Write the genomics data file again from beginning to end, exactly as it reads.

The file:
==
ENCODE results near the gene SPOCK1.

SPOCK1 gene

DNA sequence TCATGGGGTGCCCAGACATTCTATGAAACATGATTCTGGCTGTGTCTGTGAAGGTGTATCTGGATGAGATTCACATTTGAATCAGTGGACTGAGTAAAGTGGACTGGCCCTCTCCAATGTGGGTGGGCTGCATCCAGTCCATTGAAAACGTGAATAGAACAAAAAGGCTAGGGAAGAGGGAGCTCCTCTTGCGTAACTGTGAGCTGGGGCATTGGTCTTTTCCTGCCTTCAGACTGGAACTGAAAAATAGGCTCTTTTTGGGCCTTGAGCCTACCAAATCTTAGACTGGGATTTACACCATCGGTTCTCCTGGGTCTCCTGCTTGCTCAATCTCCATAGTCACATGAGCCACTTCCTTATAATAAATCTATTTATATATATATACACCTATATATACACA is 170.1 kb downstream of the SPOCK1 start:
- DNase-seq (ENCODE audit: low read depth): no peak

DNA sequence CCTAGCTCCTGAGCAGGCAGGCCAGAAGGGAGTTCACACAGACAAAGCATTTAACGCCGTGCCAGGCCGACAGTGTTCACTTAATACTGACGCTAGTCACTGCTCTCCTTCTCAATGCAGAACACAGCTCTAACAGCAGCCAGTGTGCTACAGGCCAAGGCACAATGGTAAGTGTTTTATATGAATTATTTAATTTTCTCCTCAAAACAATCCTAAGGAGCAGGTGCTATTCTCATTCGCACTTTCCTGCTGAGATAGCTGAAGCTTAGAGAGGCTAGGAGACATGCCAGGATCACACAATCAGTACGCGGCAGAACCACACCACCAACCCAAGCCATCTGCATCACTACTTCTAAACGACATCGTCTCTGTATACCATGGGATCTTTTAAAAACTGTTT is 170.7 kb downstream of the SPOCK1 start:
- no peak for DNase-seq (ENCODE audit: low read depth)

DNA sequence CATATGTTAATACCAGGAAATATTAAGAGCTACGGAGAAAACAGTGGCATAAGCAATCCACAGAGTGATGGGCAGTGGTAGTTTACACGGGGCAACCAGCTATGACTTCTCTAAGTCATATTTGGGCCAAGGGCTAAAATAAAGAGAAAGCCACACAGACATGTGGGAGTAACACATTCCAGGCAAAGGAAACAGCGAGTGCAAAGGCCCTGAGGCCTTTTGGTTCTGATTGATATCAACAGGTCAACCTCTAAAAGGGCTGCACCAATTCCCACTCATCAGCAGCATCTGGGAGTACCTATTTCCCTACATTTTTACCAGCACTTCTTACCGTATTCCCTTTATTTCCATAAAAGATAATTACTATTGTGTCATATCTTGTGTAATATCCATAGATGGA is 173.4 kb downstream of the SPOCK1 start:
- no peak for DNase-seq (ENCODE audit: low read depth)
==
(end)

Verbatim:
ENCODE results near the gene SPOCK1.

SPOCK1 gene

DNA sequence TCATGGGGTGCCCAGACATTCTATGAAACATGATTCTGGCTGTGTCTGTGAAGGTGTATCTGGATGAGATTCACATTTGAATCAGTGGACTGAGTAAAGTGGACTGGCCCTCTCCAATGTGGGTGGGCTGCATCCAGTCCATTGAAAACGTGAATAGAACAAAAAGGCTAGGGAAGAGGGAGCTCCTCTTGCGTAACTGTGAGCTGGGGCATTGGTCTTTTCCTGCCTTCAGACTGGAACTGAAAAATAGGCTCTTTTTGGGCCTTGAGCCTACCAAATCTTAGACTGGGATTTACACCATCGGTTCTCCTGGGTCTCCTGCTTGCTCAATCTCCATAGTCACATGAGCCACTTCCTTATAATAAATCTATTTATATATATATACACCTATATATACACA is 170.1 kb downstream of the SPOCK1 start:
- DNase-seq (ENCODE audit: low read depth): no peak

DNA sequence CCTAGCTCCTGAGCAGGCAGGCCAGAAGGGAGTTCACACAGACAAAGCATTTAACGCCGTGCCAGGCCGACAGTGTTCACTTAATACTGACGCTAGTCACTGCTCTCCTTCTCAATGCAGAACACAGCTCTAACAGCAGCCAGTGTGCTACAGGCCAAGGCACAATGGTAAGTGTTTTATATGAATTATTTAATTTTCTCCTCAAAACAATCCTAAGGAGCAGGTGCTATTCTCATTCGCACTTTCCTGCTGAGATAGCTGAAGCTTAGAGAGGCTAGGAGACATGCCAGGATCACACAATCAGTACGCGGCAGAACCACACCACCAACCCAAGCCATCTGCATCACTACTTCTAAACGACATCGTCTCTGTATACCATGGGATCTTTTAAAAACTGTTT is 170.7 kb downstream of the SPOCK1 start:
- no peak for DNase-seq (ENCODE audit: low read depth)

DNA sequence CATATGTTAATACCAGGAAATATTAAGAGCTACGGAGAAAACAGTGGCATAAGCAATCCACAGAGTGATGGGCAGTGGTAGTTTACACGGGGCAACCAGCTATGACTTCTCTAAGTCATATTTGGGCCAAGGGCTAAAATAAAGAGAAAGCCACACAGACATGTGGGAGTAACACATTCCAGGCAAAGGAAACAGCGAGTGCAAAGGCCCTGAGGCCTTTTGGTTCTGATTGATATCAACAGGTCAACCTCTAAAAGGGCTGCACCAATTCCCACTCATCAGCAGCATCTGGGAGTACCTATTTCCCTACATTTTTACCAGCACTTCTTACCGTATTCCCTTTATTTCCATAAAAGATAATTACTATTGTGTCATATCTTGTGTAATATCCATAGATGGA is 173.4 kb downstream of the SPOCK1 start:
- no peak for DNase-seq (ENCODE audit: low read depth)